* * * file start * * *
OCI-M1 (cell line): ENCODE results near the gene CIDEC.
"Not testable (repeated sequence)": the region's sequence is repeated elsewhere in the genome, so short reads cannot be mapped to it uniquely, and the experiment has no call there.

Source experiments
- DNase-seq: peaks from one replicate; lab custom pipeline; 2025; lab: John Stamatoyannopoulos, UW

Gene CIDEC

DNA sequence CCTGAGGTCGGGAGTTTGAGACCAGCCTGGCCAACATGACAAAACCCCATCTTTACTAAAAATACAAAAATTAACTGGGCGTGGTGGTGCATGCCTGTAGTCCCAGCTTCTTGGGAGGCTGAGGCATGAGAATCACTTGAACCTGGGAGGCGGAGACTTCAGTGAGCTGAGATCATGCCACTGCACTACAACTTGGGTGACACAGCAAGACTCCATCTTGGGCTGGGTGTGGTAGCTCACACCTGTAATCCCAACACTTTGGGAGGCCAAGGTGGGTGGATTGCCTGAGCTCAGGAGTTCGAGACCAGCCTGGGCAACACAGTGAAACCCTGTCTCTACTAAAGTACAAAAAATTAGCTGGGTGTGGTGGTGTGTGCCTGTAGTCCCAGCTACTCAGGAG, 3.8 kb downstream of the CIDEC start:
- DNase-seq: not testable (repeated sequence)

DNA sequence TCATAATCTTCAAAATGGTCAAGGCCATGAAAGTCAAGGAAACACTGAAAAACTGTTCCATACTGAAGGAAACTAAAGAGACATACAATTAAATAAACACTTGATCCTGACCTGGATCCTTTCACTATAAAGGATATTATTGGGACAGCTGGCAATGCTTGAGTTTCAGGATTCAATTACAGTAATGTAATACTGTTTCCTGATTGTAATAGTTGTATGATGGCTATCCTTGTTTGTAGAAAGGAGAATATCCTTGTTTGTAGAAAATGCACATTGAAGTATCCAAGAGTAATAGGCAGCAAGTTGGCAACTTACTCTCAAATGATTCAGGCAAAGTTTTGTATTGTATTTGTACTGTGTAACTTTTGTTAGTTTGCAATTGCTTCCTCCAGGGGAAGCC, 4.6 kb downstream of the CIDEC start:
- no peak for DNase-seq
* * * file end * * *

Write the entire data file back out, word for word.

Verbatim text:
OCI-M1 (cell line): ENCODE results near the gene CIDEC.
"Not testable (repeated sequence)": the region's sequence is repeated elsewhere in the genome, so short reads cannot be mapped to it uniquely, and the experiment has no call there.

Source experiments
- DNase-seq: peaks from one replicate; lab custom pipeline; 2025; lab: John Stamatoyannopoulos, UW

Gene CIDEC

DNA sequence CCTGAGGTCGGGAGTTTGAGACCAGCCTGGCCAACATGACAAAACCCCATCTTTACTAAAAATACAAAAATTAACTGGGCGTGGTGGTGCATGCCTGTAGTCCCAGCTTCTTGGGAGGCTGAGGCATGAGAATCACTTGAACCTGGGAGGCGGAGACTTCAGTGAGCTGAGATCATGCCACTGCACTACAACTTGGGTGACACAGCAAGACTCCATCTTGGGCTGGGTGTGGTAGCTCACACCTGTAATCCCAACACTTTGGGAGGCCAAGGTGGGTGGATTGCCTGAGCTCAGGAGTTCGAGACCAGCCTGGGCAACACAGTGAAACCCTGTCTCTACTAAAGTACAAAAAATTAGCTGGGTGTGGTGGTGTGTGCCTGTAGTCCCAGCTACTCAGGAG, 3.8 kb downstream of the CIDEC start:
- DNase-seq: not testable (repeated sequence)

DNA sequence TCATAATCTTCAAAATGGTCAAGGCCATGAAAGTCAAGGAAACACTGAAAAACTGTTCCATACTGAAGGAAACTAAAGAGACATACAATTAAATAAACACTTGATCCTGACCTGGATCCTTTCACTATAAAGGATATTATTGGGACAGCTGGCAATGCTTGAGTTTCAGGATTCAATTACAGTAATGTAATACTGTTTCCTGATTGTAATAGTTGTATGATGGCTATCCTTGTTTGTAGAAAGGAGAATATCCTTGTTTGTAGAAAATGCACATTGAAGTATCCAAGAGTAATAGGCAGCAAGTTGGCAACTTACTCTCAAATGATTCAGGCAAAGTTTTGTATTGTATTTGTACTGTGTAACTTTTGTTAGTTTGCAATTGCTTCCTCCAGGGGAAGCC, 4.6 kb downstream of the CIDEC start:
- no peak for DNase-seq